The University of Nebraska has maintained that negotiating is not possible when it comes to financial aid, saying that the amount that is initially offered is usually correct and cannot be changed. After all, much of the process is actually determined by the state, taking into account both the cost of school and the income level of the family.
However, a spokesperson did recently say that there are rare cases in which they will be willing to go back over a student's financial aid package. This is not seen as negotiating, but looking for things that the student may feel were done incorrectly, such as details that could have been overlooked.
Another thing that could trigger a reevaluation of the financial aid package is a major life event, such as a divorce. When parents split, it changes income levels and what the family should be expected to pay. This could also apply to a divorce that a student experiences if he or she is married when one initially applies, as losing a spouse would also change income levels. These special circumstances mean that things must be reviewed since the fundamental details have been altered.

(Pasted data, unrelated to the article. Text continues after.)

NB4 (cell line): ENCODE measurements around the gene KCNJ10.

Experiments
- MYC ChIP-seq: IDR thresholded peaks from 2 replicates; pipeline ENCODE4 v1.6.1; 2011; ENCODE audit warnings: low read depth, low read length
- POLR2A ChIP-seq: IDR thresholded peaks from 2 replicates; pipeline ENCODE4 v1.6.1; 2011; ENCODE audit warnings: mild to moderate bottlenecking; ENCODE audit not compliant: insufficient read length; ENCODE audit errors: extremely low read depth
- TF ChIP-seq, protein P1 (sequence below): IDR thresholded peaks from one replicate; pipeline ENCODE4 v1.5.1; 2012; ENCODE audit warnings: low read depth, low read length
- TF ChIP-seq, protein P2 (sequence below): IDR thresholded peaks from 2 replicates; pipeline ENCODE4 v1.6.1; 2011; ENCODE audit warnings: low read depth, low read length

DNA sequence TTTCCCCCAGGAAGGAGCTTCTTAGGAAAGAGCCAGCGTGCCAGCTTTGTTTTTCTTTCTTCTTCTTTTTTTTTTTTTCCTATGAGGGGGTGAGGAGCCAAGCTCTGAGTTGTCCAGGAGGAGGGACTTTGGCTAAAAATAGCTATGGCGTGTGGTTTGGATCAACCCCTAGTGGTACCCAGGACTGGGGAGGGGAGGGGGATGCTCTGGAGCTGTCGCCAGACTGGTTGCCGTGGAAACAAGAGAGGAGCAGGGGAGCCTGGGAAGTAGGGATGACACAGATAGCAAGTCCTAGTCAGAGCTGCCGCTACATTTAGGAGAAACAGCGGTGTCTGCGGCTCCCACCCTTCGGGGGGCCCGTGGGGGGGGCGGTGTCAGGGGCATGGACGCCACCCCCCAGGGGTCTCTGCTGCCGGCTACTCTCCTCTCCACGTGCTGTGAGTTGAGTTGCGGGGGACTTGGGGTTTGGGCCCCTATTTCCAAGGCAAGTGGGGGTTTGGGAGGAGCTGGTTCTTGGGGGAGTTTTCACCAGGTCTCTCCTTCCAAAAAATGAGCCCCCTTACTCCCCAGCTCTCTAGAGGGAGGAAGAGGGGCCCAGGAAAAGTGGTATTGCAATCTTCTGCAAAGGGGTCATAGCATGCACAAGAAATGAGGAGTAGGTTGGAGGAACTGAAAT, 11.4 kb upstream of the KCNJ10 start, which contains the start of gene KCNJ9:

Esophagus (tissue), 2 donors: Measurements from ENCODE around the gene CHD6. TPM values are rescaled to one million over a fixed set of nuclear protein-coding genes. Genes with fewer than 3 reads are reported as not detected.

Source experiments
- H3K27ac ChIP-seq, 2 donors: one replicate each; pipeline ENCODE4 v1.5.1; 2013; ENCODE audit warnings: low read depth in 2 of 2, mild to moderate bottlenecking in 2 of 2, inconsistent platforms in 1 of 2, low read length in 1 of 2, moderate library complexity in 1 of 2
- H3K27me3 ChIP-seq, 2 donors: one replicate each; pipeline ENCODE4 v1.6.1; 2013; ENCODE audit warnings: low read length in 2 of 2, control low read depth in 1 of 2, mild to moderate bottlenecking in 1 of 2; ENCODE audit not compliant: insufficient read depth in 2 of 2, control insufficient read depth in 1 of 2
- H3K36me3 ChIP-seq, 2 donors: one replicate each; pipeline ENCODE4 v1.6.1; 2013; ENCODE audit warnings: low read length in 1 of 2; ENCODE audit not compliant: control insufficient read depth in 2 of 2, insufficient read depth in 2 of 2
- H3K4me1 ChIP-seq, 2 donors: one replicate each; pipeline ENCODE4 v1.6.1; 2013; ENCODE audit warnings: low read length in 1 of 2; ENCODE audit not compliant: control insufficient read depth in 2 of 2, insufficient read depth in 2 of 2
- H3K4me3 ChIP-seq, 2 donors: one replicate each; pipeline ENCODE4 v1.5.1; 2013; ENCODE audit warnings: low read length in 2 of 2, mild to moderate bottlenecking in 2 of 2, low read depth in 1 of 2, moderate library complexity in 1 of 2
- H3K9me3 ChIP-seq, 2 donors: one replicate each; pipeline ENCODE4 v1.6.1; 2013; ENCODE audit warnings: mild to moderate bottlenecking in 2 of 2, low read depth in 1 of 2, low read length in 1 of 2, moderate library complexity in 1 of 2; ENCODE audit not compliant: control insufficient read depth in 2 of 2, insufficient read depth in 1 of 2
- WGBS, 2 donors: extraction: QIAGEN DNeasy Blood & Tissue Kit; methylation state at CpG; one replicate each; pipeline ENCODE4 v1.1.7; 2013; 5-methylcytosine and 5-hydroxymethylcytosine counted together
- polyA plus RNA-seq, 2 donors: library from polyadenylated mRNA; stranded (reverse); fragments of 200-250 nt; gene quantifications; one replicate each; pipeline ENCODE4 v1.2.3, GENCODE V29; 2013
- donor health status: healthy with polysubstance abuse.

Other things that could lead to such a review include the loss of a job, extensive medical expenses that are not covered under an insurance plan, or a parent's death.
Those who are going through a divorce need to know how it will impact financial aid, either for themselves or for their children. They need to know what rights the school offers them and how they can apply appropriately when life-changing events take place.
Source: Daily Nebraskan, "Financial aid can be negotiated in case of special circumstances" Madison Wurtele, Apr. 11, 2014